White Cat (The Curse Workers) by Holly Black
October 15, 2012 in Black, Holly, Book Club Possibility, High School Teachers, Journal Writing, Journal Writing, Middle School Teachers, Writing Skills, Young Adult Novels Tags: contemporary fantasy, Holly Black, Making Personal Connections, young adult fantasy novels, young adult paranormal novels
*Young adult, contemporary fantasy
*17-year-old boy as the main character
*Rating: I love this book–I love Holly Black. (I actually met her a few years ago at Words in the Woods–and she is super nice and smart, too!) I’m sorry that I’m behind the times on reading her books. She put this series out when I was moving and having a baby. I’m definitely looking for book two next!
Short, short summary: I should probably explain “the world” first. In this novel, we are in contemporary times, and there are people called CURSE WORKERS who are able to control people/events with the touch of a finger on someone’s skin. There are curse workers like main character Cassel’s mom, who control emotions, and there are other workers who can control memories and luck. There are even a rare few who can transform things, such as a human into an animal. Regular, old humans are scared to death of these workers; and some of them, including Cassel’s family, are connected to major crime families. As a matter of fact, Cassel’s brothers work for one of the biggest crime boss’s nephews. Everyone wears gloves, so that the workers don’t stand out from the non-workers.
When the novel opens, readers discover that Cassel is the only non-worker in his worker family. He tries to make up for this by being a good con-man, which he is actually just okay at (in my opinion–he thinks he is pretty good). He finds himself in trouble in chapter one when he follows a white cat while he is sleeping up to the roof of his dorm; and school officials make him leave, go to a doctor, and get a note that says he won’t sleepwalk again.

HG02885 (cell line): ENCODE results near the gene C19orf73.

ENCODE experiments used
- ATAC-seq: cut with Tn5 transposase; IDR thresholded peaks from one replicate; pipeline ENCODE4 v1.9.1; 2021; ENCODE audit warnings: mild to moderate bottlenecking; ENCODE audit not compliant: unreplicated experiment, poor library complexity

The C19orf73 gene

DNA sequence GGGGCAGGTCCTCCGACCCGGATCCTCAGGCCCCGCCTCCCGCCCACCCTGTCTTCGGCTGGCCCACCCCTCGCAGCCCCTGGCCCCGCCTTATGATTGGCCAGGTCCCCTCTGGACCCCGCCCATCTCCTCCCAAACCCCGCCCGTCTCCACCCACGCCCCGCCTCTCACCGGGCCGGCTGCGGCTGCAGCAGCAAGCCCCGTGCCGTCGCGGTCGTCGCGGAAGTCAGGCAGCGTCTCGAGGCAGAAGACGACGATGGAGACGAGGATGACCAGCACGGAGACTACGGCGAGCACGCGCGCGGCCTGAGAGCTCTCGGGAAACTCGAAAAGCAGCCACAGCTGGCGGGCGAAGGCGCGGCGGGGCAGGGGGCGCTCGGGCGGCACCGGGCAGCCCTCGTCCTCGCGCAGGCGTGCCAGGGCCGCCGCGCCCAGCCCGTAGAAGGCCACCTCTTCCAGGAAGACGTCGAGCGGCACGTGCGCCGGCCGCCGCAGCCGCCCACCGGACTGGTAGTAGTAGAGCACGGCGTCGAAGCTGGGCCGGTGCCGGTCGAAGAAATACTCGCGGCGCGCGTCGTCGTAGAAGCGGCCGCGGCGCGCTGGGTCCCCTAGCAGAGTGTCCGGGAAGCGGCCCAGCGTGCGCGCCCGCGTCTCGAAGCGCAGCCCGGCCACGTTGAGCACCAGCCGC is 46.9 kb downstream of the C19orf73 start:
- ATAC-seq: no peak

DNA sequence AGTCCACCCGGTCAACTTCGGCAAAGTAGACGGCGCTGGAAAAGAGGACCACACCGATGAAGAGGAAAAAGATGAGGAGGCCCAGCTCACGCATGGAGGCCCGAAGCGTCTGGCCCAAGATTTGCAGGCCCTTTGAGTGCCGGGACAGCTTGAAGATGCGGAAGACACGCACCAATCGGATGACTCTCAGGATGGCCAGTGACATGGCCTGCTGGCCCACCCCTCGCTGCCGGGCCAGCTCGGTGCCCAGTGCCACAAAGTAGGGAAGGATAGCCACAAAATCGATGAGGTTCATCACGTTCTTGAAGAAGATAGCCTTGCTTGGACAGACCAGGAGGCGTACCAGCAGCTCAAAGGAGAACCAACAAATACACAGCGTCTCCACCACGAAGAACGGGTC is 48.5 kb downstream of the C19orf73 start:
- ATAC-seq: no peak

Once he is home and figuring out how to con a doctor into writing this type of note, he notices his brothers are acting strangely as well as his brother’s wife (his mom is in prison for con games and is about to get out). He soon discovers secrets surrounding his family–including him, and he must outsmart the con men (his brothers) to figure out what is actually going on. Besides all of this, you find out in the beginning that Cassel killed his friend, Lila, three years ago, but he has no memory of doing it or why he did it. This mystery is also tied into what is going on with his brothers.
I don’t want to say any more and give anything in the plot away. For me, it started out a little slow; but by the middle, I couldn’t put it down!
So what do I do with this book?
1. This is the perfect book for teenagers who feel like they don’t fit in with their families. You can open up discussion with them about this topic by first talking about Cassel and how he doesn’t seem to fit with the rest of his family and why. You can ask them to journal about Cassel and his brothers and encourage them to compare/contrast to themselves.
2. Cassel is considered an unreliable narrator. Here’s a definition from Wikipedia: “The opposite of a reliable narrator, an unreliable narrator typically displays characteristics or tendencies that indicate a lack of credibility or understanding of the story. Whether due to age, mental disability or personal involvement, an unreliable narrator provides the reader with either incomplete or inaccurate information as a result of these conditions.” So, why is Cassel an unreliable narrator? Could he be anything but? What would have changed WHITE CAT if Holly Black would have written it in third person instead of first? Do most 1st person books have unreliable narrators? Discuss these questions and more with students.
3. Fun journal question: If you could be a curse worker, would you? What type would you want to be? Why? How would you feel about people being prejudice against you just because you are a worker?